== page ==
Keyvan Nayyeri has a blog post about exposing generic collections rather than lists in API's.
The basis of his post is that he says that it's a bad idea to expose List<T> publicly, I couldn't agree more. Actually I think it's such a bad idea that I didn't realize that it was a wide spread habit. If you're going to expose a collection it should be exposed in one of two ways in my opinion.
- The best alternative in most cases is a strongly typed collection named after what it contains (for example StudentCollection contains Student-objects), that implements at least the IEnumerable<Student> or more specific interfaces (ICollection<Student> or IList<Student>) if so needed.
- Expose the collections interface, not the implementation and don't specialize the interface more than needed. If the api just exposes a collection of students in no particular order and it should be read only expose it as an IEnumerable<Student>, not ICollection<Student> or IList<Student>.
Also when you take collections as parameters in your methods use the strongly typed collection or interfaces.
EDIT: I've found that there is actually a generic counterpart of the System.Collections.CollectionBase-class, which can be found in the namespace System.Collections.ObjectModel and it's simply called Collection<T>. This saves us the labor of having to implement our own such base class but the principles in this article still holds true.
Before generics were introduced in .net the simplest way to implement a strongly typed collection was to inherit from the System.Collections.CollectionBase-class, for some reason there is no generic version of this class so I've created one of my own (that implements bot the ICollection<T> and the ICollection interfaces). The nice thing about this abstract class is that it uses explicit interface implementation so none of the interface-methods are exposed (if the collection is not cast to the interface) this allows the developer to expose only the wanted methods through the API. The benefit of this is a much clearer API that is a lot easier to use with Intellisense since only the defined methods are shown.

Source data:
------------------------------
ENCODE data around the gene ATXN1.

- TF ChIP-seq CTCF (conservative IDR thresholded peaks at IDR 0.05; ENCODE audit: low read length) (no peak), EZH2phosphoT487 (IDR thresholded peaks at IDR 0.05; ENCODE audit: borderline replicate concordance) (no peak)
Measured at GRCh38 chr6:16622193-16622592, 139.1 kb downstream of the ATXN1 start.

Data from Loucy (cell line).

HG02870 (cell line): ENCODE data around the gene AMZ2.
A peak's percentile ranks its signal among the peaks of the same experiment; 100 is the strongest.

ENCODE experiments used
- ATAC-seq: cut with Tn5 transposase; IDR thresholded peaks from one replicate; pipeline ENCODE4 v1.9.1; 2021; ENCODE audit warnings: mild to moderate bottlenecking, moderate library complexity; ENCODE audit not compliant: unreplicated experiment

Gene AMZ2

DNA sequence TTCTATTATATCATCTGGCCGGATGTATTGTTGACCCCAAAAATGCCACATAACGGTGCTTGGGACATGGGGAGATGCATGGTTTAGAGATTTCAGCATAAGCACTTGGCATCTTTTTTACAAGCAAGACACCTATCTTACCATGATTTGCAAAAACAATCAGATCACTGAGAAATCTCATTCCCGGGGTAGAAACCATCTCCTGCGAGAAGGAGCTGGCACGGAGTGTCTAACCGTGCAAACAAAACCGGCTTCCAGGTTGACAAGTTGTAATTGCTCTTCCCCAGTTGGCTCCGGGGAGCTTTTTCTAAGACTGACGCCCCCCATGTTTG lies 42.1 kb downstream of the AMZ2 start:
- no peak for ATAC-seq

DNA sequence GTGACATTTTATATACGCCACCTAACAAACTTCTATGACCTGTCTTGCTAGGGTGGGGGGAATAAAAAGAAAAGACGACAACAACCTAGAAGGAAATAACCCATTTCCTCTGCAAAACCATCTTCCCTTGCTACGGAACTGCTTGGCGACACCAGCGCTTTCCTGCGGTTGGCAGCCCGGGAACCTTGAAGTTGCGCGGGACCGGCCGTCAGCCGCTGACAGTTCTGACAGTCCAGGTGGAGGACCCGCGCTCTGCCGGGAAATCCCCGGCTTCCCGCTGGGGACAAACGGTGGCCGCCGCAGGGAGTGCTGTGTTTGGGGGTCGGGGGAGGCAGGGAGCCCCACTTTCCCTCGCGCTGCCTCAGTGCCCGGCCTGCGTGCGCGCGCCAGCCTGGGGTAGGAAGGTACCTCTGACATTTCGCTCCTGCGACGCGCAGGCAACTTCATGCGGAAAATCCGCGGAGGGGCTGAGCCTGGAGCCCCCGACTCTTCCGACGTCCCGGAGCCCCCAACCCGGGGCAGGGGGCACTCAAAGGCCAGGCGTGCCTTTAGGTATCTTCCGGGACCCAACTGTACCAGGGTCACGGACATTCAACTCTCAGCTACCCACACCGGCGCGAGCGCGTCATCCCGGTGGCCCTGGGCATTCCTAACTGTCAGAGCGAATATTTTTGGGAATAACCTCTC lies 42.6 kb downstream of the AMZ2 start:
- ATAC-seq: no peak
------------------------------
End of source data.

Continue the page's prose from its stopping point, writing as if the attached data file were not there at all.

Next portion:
For example to implement a FooCollection you'd inherit from the CollectionBase<T> class as follows:
In this way we have created a strongly typed collection that also implements both the ICollection<Foo> and the non generic ICollection interfaces we also only expose the Add-method keeping the intellisense simple and public API simple (of course all interface methods are implemented and accessible through a cast).
My implementation of CollectionBase<T> is shown below.